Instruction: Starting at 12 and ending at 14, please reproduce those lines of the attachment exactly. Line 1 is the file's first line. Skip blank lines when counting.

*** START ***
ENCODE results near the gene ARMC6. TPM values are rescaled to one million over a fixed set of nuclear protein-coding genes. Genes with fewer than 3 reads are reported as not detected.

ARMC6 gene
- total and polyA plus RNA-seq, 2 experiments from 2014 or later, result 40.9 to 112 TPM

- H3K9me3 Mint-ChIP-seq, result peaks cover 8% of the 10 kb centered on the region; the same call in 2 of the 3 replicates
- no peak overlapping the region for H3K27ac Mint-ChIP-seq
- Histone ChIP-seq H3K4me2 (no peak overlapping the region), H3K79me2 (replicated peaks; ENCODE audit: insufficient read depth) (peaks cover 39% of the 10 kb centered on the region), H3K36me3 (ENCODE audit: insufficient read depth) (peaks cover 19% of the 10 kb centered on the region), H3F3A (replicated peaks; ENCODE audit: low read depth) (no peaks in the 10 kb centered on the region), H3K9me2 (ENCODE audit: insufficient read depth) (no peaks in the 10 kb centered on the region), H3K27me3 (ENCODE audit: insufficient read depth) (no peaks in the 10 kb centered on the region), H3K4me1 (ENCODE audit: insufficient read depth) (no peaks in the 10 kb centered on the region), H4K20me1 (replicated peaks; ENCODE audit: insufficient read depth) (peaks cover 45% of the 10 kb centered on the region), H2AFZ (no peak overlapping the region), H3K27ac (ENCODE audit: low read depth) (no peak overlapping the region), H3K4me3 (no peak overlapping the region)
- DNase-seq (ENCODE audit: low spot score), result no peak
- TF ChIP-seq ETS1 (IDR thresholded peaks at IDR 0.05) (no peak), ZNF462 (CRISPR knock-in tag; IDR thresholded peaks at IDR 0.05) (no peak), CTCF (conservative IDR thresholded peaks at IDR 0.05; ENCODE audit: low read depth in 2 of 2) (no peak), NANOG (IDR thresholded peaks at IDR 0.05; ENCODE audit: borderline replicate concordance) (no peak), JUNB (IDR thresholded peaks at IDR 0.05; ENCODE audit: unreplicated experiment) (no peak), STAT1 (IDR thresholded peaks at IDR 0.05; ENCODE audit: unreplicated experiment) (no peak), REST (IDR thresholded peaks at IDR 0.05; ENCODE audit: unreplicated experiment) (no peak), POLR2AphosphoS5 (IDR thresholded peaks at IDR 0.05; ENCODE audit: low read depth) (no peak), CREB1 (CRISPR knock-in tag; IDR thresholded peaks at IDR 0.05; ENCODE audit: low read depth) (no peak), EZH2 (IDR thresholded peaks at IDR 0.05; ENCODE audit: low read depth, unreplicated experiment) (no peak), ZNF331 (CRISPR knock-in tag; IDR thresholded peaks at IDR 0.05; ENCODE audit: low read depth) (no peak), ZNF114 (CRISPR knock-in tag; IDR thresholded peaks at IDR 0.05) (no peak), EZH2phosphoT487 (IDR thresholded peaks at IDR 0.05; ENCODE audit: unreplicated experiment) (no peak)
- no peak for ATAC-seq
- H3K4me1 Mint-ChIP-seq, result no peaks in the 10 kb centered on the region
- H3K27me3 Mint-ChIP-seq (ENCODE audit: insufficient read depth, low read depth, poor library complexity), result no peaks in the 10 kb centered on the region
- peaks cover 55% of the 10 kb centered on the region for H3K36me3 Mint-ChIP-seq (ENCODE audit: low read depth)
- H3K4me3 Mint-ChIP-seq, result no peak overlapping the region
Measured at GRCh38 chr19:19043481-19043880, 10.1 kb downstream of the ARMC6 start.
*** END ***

- peaks cover 55% of the 10 kb centered on the region for H3K36me3 Mint-ChIP-seq (ENCODE audit: low read depth)
- H3K4me3 Mint-ChIP-seq, result no peak overlapping the region
Measured at GRCh38 chr19:19043481-19043880, 10.1 kb downstream of the ARMC6 start.